Most sports controversies live for only a season or two. But some, like the athletes involved, have stronger legs. One of the most enduring of these events occurred on September 22, 1927, in a heavyweight championship bout between the 30-year-old champion, Gene Tunney, and the 32-year-old former champion, Jack Dempsey. Tunney, nicknamed the Fighting Marine, had taken the title from Dempsey a year before. The rematch at Soldier Field in Chicago was of national and international interest, with fans glued to their radios and gate receipts of more than $2.5 million. “My father earned one million for the fight,” says Jay Tunney, one of the fighter’s three sons, noting that the prize money constituted an astronomical payday in the 1920s. “The popularity of the match had a unifying power in the U.S.,” he adds.
Jay and his older brother John V. Tunney, a former U.S. senator from California, recently donated the six-ounce gloves Tunney wore in this epochal match to the Smithsonian National Museum of American History (NMAH). Eric Jentsch, deputy chair of the division of culture and the arts, calls them “an important addition to other [NMAH] historical boxing artifacts, including John L. Sullivan’s championship belt, gloves used by Dempsey and Joe Louis, and the robe Muhammad Ali wore for the ‘Rumble in the Jungle’ with George Foreman in Zaire.”
Tunney, an Irish-American who had boxed since his teen years in New York City, was a stylish, intelligent fighter, as well as an avid reader. Dempsey had called him a “big bookworm,” close to slander in the fight game. In the rematch, Tunney was well ahead on the judges’ scorecards when, in the seventh round, Dempsey knocked him to the canvas with a sweeping left hook.
During his storied career, Dempsey—an aggressive hitter nicknamed the Manassa Mauler—typically hovered over a downed opponent and began swinging the instant the man got up. But a new rule in boxing decreed that when a knockdown occurred, the fighter on his feet had to go to the farthest neutral corner before the referee began his count. But Dempsey, perhaps doing what came naturally to him, stayed in his own corner, only a few feet from Tunney. While the champion cleared his head after the first knockdown of his professional career, five seconds elapsed before referee Dave Barry got Dempsey to move away so the count could begin. Tunney, in a sitting position with one arm on the lowest rope, watched the referee intently. Jay Tunney—who tells the story in a new book, The Prizefighter and the Playwright, an account of his father’s unlikely friendship with George Bernard Shaw—writes that one of Tunney’s corner men, someone he’d known since boxing in the Marines, shouted at him to wait until nine to get back up, to take full advantage of the time to recover.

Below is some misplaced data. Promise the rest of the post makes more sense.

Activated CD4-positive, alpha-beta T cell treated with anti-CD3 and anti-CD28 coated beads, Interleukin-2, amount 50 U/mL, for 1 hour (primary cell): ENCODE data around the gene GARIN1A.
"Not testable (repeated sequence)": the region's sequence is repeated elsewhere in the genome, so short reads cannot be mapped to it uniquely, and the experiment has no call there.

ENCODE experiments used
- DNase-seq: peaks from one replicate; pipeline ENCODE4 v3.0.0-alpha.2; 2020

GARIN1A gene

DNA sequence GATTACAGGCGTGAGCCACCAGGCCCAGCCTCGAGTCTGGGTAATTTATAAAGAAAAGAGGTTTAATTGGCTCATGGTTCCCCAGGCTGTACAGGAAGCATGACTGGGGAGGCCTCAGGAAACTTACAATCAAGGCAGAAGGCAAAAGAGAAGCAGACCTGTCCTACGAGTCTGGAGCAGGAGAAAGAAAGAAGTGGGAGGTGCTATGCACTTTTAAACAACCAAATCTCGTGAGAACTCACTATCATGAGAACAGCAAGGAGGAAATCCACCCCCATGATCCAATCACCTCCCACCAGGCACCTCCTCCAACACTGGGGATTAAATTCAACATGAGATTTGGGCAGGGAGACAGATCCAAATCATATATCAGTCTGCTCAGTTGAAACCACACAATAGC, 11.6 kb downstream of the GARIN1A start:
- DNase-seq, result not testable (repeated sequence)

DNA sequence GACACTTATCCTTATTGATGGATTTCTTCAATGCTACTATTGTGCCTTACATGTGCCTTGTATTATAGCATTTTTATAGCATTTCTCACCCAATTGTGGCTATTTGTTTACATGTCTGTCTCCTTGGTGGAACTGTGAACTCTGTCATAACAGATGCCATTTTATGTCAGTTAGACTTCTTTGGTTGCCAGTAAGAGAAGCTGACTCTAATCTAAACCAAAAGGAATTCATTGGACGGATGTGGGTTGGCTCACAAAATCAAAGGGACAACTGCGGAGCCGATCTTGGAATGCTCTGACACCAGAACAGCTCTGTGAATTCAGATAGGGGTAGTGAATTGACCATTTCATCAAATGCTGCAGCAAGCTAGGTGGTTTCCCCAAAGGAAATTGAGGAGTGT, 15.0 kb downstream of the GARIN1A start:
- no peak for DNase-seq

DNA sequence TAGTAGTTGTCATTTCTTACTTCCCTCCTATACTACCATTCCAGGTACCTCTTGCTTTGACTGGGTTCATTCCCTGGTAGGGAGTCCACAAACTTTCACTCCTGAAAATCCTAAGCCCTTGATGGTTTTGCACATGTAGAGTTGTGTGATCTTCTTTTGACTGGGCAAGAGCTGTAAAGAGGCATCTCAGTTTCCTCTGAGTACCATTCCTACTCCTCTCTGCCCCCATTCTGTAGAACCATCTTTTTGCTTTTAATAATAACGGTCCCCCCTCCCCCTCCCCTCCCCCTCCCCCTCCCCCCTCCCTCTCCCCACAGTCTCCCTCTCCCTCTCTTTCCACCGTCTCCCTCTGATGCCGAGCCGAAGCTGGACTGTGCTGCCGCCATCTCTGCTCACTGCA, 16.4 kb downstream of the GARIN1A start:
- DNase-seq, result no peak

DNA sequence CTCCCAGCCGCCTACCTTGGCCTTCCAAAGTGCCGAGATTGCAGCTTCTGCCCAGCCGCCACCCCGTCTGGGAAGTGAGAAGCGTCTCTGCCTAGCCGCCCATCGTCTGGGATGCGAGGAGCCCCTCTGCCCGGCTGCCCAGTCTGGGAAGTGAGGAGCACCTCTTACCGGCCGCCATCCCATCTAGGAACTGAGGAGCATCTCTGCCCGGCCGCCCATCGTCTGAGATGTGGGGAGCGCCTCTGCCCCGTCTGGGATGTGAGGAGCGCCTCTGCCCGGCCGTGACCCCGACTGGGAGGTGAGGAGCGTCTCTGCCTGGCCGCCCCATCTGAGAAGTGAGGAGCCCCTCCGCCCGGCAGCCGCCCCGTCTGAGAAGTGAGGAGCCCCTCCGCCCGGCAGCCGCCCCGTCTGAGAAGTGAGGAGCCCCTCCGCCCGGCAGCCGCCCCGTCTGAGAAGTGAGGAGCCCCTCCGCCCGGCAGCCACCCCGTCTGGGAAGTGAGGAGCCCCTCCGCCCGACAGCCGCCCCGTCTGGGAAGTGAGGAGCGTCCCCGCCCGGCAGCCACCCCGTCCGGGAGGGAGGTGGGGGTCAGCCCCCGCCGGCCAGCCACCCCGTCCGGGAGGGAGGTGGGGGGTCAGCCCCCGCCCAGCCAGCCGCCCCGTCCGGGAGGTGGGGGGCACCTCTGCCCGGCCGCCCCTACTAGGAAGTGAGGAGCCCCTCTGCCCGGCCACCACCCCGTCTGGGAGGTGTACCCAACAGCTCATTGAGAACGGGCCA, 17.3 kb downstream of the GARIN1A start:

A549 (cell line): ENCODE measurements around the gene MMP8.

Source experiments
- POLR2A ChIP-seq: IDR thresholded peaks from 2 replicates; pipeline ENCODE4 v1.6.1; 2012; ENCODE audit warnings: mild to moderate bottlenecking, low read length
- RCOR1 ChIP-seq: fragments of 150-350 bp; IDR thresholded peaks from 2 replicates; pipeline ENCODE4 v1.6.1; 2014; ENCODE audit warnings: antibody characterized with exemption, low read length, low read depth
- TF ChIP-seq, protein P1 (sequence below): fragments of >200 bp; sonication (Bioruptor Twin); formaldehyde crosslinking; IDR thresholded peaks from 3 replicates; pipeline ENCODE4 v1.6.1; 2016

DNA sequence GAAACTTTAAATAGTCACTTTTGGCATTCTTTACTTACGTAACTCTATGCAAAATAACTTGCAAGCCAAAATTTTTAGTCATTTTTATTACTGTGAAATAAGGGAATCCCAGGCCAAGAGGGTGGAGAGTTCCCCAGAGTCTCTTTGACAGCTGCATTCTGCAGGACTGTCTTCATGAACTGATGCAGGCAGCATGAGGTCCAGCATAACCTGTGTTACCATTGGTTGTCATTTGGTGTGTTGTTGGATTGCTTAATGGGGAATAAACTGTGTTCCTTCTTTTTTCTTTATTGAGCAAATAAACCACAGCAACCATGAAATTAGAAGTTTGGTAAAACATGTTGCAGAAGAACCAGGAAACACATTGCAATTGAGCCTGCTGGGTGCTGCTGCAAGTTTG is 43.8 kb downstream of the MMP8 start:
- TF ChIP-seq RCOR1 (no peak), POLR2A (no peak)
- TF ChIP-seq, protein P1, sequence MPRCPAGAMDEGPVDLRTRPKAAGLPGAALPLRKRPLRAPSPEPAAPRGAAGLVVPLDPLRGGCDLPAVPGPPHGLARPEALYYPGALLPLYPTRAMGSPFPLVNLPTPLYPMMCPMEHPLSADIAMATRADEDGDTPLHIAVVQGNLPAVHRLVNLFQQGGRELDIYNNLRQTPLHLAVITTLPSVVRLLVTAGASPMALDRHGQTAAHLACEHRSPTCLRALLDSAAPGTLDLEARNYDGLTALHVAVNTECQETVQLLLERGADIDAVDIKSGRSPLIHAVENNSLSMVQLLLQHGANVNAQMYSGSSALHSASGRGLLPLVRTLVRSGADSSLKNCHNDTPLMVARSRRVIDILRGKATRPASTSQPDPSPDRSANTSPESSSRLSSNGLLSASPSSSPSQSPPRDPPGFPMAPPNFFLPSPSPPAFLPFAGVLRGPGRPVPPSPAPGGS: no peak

At Barry’s count of “nine,” Tunney was on his feet, moving lightly away from the charging Dempsey. Toward the end of the round, Tunney landed a short, hard right to Dempsey’s body that caused him to grunt audibly and probably ended any hopes the ex-champ might have had about a quick end to the bout. Tunney continued on the offensive, knocking Dempsey down in the next round and taking the remaining rounds on points; he won the fight in a unanimous decision. The outfought Dempsey would not box professionally again. Jay Tunney says that “a third match would probably have brought in even more money for both men. But Dempsey’s eyes had taken a beating, and he may have been worried about losing his sight if he fought again.”
The next day, a New York Times headline said, in part, “Dempsey Insists Foe Was Out in 7th, Will Appeal,” and the “long count” controversy was born. But YouTube allows us to view footage of the round today: it seems clear that Tunney was down but far from out. Jay Tunney recalls his father saying that he could have gotten up at any time, and his sure-footed ability to evade Dempsey underscores that contention. “My dad trained with absolute devotion to becoming the heavyweight champ,” says Jay Tunney, “and he was in the best shape of any fighter of the time. His credo was, ‘Drink two quarts of milk a day and think of nothing but boxing.’”
Tunney retired undefeated after another year and one more fight. Not until 1956 would another heavyweight champion, Rocky Marciano, retire undefeated. Jay Tunney says that his father “loved the sport, but used boxing as a vehicle to get to where he wanted to be—which was to be a cultured man.” In this, as in boxing, Tunney triumphed. He became a successful businessman, and in addition to Shaw, made a number of literary friends, including Ernest Hemingway and Thornton Wilder. Attesting to his sportsmanship, Tunney also maintained a lifelong friendship with his greatest adversary—Jack Dempsey.
Owen Edwards is a freelance writer and author of the book Elegant Solutions.